A view From the Bridge

Finding the art in research

3Q: Rich Johnston

Rising from the page: bringing medieval women to life/Sparkey Booker and Deborah Young. Winner of the 2015 Research as Art competition.

Rising from the Page: Bringing Medieval Women to Life. Sparky Booker and Deborah Youngs. (Winner of the 2015 Research as Art competition.)

Sparky Booker and Deborah Youngs


For scientists used to describing experiments in scientific papers, distilling their research down to one picture and a 150-word description presents a challenge. But this is what the ‘Research as Art’ competition demands. With the 2015 entries on display at the Royal Institution in London until 2 March, materials scientist Rich Johnston, co-director of Swansea University’s Advanced Imaging of Materials facility, told Nature about the competition, which he founded in 2009.

What is the purpose of Research as Art, and how does it differ from other science-photography competitions?

Research as Art is less about the stunning picture, and more about the story. It’s about what goes on behind the research; what it means to be a researcher. The most compelling submissions aren’t an image that was lying unappreciated on a lab hard drive for years, or a beautiful false-coloured electron microscopy image. They are the submissions that describe the years of failure in the laboratory, the imposter-syndrome and the way you question yourself daily. Submissions can be very personal. For 2015, I received an acrylic painting, Nearly Not Dusk, from geographer Jennifer Stanford. It was her view from the deck of a research vessel in the Norwegian Sea. She described the cold isolation of seeing neither darkness nor land for weeks on end. I’ve never been on a research ship in the Arctic Circle, but reading the text and looking at the painting, I was transported to that spot, to her viewpoint, to her life.

Nearly Not Dusk: A view from the deck of a research vessel in the Arctic/Jennifer Stanford.

Nearly Not Dusk. Jennifer Stanford.

Jennifer Stanford

Conventional research output doesn’t provide an avenue for the creativity and emotion that underpins research. The conventions of publication mean that the human is stripped from the final product — the research paper. Researchers are creative. They develop exciting hypotheses and they are creative in their proposals for funding.

Do you have a favourite image from the competition?

This year was the first time the wonderful judging panel selected my favourite as the overall winner: Rising from the Page: Bringing Medieval Women to Life (pictured, top) by Sparky Booker and Deborah Youngs. They are historians, working primarily with medieval legal texts. Perhaps not the easiest subject matter in this context, but they created a submission that represented their research, their process, the challenges they face in lifting these experiences from incomplete text and presenting a rounded view of medieval women. And they did it in a unique and clever way, with a paperchain of women, cut from a manuscript, literally rising from the page.

My favourite from the early years of Research as Art helped develop the project in a new direction, revealing the humanity behind research. This was by Suzy Moody, entitled Scrutiny. When I first saw this entry in 2011, I remember being amazed that someone had so perfectly captured their research process, and what it means to them, and how our identity as humans can be shaped by the research we do.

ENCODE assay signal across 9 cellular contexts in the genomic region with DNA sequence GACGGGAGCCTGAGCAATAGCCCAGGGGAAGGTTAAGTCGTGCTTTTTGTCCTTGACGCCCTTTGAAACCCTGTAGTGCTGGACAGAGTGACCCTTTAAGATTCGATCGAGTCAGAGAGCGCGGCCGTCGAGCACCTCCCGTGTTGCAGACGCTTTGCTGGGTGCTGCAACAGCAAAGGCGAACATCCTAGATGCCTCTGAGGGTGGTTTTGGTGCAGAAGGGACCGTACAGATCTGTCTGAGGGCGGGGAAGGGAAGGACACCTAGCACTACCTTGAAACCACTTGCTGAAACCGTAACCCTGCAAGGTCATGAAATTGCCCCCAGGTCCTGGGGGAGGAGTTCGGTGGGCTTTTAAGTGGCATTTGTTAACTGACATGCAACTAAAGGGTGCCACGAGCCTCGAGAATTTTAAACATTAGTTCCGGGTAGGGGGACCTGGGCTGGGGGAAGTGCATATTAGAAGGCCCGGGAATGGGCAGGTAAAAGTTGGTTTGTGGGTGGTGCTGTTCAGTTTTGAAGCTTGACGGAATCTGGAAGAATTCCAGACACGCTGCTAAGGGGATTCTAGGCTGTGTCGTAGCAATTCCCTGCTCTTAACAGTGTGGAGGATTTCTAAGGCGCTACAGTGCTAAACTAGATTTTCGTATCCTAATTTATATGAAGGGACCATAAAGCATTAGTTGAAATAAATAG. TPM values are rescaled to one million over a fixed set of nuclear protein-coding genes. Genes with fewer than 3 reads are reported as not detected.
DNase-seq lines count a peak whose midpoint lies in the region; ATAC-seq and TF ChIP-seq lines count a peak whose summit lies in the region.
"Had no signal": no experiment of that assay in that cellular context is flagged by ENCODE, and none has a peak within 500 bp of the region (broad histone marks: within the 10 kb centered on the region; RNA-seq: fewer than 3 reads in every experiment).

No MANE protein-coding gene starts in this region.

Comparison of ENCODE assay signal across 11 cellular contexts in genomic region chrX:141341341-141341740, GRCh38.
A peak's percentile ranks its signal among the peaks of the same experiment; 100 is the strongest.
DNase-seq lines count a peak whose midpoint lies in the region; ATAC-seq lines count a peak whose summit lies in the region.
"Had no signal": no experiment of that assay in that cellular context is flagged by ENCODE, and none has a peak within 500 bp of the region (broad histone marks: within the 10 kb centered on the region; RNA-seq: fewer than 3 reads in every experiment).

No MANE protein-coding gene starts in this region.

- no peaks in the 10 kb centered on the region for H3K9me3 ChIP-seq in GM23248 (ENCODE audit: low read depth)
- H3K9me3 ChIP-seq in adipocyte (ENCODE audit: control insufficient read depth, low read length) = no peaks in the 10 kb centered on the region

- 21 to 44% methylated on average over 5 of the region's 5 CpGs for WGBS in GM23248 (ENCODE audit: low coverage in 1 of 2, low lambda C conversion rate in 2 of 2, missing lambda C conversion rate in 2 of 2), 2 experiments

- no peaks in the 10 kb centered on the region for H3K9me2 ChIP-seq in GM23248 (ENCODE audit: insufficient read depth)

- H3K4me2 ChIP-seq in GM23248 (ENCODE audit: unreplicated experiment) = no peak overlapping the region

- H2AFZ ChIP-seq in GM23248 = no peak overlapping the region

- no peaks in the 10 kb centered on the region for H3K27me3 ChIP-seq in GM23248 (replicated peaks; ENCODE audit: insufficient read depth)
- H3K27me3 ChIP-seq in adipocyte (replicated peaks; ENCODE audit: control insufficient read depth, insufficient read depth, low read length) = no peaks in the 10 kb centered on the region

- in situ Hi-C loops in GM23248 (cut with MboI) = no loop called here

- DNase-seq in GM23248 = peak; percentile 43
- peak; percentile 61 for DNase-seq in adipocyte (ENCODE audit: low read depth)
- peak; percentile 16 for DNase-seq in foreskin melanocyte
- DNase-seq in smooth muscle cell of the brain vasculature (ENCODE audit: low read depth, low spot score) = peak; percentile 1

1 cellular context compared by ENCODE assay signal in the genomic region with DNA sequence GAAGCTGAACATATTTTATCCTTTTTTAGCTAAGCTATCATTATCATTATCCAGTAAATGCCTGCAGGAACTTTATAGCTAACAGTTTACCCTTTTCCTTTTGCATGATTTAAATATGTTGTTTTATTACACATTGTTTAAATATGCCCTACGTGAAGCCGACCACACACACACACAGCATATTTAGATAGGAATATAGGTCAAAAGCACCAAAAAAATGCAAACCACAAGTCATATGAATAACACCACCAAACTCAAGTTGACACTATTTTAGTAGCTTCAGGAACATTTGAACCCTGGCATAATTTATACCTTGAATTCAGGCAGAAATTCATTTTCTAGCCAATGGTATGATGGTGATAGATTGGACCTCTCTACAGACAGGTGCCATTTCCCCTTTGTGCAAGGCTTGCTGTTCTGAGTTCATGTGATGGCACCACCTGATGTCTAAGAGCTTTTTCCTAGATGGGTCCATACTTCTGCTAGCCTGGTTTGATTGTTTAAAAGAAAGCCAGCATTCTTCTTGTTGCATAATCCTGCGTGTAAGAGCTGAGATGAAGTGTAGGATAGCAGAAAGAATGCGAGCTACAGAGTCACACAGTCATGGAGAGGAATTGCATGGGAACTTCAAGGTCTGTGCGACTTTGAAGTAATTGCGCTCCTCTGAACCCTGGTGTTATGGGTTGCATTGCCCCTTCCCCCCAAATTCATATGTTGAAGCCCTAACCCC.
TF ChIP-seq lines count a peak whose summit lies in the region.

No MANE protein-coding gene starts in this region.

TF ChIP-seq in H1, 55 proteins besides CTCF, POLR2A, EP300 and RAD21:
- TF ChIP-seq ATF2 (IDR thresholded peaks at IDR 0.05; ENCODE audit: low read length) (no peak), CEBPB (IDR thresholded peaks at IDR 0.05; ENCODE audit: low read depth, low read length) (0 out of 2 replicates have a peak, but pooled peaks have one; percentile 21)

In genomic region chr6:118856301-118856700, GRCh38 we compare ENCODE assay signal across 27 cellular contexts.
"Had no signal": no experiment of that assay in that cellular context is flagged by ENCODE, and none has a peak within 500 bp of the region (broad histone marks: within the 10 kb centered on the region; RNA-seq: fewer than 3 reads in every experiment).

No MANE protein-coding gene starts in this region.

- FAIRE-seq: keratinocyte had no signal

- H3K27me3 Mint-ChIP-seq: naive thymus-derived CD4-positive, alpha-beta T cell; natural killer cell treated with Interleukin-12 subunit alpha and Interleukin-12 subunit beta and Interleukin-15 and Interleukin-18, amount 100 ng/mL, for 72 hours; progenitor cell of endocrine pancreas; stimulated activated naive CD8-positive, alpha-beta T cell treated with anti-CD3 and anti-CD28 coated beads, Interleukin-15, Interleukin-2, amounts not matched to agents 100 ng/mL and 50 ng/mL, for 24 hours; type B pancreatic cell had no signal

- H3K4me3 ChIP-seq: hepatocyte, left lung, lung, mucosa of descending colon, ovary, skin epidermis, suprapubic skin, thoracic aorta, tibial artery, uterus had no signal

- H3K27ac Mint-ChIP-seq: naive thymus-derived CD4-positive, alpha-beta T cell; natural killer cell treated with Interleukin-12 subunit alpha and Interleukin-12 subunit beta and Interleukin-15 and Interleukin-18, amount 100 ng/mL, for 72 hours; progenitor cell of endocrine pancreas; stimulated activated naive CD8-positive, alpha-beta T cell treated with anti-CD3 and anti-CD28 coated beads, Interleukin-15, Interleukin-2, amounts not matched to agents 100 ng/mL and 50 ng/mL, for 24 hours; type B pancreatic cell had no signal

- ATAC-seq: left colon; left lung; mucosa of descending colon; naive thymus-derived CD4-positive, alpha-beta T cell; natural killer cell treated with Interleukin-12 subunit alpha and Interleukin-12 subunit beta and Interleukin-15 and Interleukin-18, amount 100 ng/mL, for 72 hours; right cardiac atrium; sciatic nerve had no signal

Scrutiny/Suzy Moody. An entry to the 2011 Research as Art competition.

Scrutiny. Suzy Moody.

Suzy Moody

I have another favourite too. Matt Carnie works on photovoltaics, or solar cells. He teamed up with his wife Jay Doyle to represent failure in research with Graveyard of Ambition. They arranged lots of small solar cells in rows, like gravestones. These cells were all failures. Failed attempts at improving on previous research, which are a part of Matt’s past, but also shape his future, as he learns from each one. They are as much a part of his research as the one cell that does yield a higher efficiency, which makes it into his academic paper.

Graveyard of Ambition/Matt Carnie and Jay Doyle.

Graveyard of Ambition. Matt Carnie.

Matt Carnie


Do you produce art in your own research?

I lead an imaging research group where we X-ray all manner of interesting things, and find even more interesting and otherworldly shapes when we peer inside them at the micro-scale. So we produce striking images and 3D animations in the lab daily. But, I don’t really consider these to be our art. We can spend a lot of time working on huge X-ray data sets to make them beautiful, and they may be considered SciArt, but I see them as a gateway to the research story.

A Sand Dollar/Rich Johnston.

A Sand Dollar. Rich Johnston.

Rich Johnston

I have put submissions into the exhibition when it tours different places, but I wouldn’t want to influence potential contributors too much. I began Research as Art, but the researchers who’ve engaged with the project and given a glimpse into their process are far better at Research as Art than I am, and have had a huge impact on how it’s developed. They have found a platform to explore their creativity and convey their emotion and humanity. Their submissions astound me every year. I’m blown away by their ability to reveal part of their soul … in just an image and 150 words or less.

Rich Johnston was a 2013 British Science Association media fellow at Nature. Interview by Daniel Cressey, a reporter for Nature in London. He tweets at @DPCressey.

For Nature’s full coverage of science in culture, visit www.nature.com/news/booksandarts.


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